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Will Jackson is a singer-songwriter originally from South Carolina, and his new album Songs from the Briarpatch released late last year finds the artist shifting his style slightly to a new more mature and confident sound. Sandwiched somewhere between Americana and Heartland rock, the record fully embraces the atmosphere around Jackson’s current home of Nashville. While the album never explodes with bold or vibrantly over-the-top crescendos of dramatic expression, Jackson does sneak in through the back door and routinely surprises the listener with unexpected emotional moments through his subtly pensive and thoughtful songwriting that ultimately resonates for longer than anything more direct.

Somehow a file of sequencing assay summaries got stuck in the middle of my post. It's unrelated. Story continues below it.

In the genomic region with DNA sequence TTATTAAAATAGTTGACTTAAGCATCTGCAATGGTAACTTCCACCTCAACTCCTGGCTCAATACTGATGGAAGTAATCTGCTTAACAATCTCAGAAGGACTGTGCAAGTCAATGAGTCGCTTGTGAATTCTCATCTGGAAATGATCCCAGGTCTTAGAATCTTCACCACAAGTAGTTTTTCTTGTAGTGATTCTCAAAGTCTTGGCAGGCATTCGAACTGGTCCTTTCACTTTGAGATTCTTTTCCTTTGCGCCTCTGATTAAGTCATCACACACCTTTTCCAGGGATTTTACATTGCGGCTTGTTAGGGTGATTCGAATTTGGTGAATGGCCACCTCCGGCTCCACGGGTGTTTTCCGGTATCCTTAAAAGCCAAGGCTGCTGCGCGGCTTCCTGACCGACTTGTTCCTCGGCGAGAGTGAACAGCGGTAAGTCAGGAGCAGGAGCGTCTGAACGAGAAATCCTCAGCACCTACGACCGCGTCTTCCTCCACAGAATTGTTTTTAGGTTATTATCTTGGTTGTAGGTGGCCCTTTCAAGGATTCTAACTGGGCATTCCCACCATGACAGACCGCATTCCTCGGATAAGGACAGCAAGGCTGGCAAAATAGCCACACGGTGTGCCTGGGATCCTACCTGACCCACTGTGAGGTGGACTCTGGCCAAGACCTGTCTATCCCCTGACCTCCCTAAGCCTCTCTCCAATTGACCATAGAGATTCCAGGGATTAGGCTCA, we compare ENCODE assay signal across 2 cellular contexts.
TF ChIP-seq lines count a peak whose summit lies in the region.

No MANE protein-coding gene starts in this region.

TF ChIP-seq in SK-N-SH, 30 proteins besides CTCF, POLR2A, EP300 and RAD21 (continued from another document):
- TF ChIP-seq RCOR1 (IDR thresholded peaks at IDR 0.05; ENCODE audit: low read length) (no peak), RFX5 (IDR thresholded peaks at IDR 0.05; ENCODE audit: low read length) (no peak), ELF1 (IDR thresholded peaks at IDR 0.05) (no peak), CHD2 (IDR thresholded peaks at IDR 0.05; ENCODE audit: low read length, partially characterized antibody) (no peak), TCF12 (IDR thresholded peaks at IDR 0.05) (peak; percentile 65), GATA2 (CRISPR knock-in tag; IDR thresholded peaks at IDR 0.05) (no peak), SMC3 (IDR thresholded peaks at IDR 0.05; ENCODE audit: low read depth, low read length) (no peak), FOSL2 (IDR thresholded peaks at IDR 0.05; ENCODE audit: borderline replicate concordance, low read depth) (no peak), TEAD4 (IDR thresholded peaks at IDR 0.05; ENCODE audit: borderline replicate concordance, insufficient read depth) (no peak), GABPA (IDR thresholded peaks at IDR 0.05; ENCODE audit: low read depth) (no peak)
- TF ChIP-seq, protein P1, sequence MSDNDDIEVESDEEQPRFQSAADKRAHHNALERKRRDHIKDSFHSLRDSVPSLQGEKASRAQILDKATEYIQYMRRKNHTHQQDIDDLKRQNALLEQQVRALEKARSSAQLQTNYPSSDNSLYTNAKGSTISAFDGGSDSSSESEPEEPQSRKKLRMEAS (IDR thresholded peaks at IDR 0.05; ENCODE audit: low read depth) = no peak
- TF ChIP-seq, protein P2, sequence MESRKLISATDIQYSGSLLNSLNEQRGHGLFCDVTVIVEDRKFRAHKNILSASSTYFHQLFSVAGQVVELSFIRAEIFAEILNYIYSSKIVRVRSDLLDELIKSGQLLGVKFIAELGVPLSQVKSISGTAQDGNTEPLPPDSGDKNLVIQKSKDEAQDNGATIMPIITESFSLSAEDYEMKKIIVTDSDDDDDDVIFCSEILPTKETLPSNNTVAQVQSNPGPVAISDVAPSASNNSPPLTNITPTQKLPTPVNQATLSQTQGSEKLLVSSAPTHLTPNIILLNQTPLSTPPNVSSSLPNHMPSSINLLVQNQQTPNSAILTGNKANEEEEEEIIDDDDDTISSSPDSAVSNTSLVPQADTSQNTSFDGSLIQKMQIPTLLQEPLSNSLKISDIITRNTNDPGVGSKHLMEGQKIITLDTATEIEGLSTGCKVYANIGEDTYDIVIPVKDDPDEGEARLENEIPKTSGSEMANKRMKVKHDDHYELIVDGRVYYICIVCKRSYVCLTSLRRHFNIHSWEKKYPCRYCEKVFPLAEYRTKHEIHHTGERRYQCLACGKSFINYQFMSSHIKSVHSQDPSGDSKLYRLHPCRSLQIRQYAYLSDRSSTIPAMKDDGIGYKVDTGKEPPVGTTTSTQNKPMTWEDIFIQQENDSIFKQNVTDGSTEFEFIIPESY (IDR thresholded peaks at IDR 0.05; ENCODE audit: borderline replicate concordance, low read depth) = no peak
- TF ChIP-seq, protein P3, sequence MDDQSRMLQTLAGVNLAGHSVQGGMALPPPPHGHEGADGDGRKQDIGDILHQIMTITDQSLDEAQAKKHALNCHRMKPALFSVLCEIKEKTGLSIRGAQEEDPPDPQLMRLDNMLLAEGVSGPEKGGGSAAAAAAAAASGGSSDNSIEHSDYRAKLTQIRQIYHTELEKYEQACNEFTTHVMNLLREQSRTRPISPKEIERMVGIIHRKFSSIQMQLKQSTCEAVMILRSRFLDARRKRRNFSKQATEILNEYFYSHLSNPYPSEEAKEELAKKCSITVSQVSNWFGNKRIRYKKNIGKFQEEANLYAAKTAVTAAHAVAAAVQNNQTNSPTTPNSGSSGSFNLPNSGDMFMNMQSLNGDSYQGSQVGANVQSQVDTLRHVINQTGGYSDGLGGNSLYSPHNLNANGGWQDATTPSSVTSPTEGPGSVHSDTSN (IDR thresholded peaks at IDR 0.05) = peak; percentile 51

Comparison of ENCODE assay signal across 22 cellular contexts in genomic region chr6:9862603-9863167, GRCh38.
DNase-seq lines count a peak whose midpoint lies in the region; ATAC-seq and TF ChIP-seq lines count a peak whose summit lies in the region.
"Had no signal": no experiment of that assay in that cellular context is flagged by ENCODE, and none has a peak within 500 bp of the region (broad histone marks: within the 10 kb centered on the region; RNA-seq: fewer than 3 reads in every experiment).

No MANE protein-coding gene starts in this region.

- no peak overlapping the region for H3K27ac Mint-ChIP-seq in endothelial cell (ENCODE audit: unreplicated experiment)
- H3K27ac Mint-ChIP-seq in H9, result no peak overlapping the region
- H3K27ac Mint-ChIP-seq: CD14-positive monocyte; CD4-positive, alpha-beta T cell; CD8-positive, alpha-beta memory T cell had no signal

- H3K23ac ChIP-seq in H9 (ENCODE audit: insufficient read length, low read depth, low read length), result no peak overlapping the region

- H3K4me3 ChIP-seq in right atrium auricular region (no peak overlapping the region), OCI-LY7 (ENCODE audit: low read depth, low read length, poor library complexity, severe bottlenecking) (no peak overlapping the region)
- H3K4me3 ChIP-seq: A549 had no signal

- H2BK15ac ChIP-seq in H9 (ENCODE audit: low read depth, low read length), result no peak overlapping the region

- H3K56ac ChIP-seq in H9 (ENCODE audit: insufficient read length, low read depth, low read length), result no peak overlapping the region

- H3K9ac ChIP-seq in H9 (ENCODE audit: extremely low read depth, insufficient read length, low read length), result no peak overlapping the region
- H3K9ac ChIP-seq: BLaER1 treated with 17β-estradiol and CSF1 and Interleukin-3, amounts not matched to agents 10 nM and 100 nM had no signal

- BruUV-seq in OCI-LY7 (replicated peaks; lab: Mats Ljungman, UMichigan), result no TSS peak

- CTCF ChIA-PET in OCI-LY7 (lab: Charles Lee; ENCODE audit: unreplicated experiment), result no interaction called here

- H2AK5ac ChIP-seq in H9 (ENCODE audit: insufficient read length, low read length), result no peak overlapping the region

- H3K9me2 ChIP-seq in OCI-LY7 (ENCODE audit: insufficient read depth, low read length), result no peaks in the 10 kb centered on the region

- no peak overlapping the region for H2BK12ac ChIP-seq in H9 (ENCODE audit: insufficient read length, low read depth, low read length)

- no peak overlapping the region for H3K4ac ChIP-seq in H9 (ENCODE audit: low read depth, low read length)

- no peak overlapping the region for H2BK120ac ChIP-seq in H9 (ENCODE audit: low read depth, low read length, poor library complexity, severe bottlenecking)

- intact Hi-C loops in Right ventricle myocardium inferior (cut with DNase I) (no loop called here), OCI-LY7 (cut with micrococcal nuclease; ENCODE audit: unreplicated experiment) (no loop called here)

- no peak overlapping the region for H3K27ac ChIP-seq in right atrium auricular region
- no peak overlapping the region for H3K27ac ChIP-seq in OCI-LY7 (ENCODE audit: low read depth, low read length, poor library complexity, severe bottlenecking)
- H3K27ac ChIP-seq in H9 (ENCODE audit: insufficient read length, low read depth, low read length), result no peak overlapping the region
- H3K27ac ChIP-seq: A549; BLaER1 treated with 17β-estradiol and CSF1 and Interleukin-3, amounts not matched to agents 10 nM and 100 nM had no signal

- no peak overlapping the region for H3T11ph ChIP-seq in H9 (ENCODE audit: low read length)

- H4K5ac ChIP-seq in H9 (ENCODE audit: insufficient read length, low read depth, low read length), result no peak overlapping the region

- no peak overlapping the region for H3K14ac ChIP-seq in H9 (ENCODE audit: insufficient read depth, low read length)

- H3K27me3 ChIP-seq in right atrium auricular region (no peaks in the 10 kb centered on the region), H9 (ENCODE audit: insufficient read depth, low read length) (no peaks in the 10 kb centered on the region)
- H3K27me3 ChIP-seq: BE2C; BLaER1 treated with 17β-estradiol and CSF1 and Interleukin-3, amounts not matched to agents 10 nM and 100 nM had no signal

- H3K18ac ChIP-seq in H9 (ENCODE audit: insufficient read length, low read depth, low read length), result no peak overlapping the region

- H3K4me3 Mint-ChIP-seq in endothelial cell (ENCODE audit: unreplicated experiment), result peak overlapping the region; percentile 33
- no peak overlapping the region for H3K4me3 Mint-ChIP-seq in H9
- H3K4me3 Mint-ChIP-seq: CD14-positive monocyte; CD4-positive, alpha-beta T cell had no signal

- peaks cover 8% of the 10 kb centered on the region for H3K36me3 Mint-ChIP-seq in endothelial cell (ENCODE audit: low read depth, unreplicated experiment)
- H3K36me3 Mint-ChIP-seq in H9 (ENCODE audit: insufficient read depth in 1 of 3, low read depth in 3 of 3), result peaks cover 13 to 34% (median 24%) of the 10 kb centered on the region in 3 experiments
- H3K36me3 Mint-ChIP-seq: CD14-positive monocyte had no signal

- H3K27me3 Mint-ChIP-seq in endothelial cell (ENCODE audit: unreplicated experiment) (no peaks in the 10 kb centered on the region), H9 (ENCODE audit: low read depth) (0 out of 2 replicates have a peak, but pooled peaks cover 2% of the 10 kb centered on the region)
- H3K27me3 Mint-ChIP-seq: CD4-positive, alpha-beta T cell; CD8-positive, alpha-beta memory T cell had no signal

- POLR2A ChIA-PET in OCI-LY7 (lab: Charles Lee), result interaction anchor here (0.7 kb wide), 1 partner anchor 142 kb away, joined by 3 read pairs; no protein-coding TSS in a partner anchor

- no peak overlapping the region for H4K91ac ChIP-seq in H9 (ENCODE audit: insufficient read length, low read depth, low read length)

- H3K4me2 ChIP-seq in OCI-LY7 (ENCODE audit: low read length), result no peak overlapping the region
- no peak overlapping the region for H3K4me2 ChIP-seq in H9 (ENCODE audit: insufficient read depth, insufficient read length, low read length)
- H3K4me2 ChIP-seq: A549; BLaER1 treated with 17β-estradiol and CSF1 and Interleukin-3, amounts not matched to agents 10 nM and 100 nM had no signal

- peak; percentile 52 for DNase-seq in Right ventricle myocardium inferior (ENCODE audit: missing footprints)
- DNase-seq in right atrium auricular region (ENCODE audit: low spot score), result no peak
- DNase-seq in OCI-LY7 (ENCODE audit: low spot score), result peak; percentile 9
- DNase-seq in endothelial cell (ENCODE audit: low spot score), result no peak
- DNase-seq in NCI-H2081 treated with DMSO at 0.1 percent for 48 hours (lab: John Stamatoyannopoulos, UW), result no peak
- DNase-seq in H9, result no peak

If there is one overarching sentiment, it is contentment with the little in life one is fortunate enough to have, even on a rainy day. This is clear on songs “Looks Like Today” and “Good Enough,” where Jackson echoes the Bruce Springsteen idea that life may be far from perfect but happiness can be found in the little imperfect moments (think “Tougher Than the Rest”). Even on more melancholy tracks like “Drinking My Way Home” there is a lingering sense that the storm clouds above aren’t permanent. Like the “old cedar box” described in “Polaroid Parade,” Songs from the Briarpatch plays like a collection of memories—some good, some bad, some in between—and the resulting feelings that emerge are not easy to pick apart. It is a fantastically nuanced and complex record that will undoubtedly hit home for many people in ways that are not immediately easy to understand.
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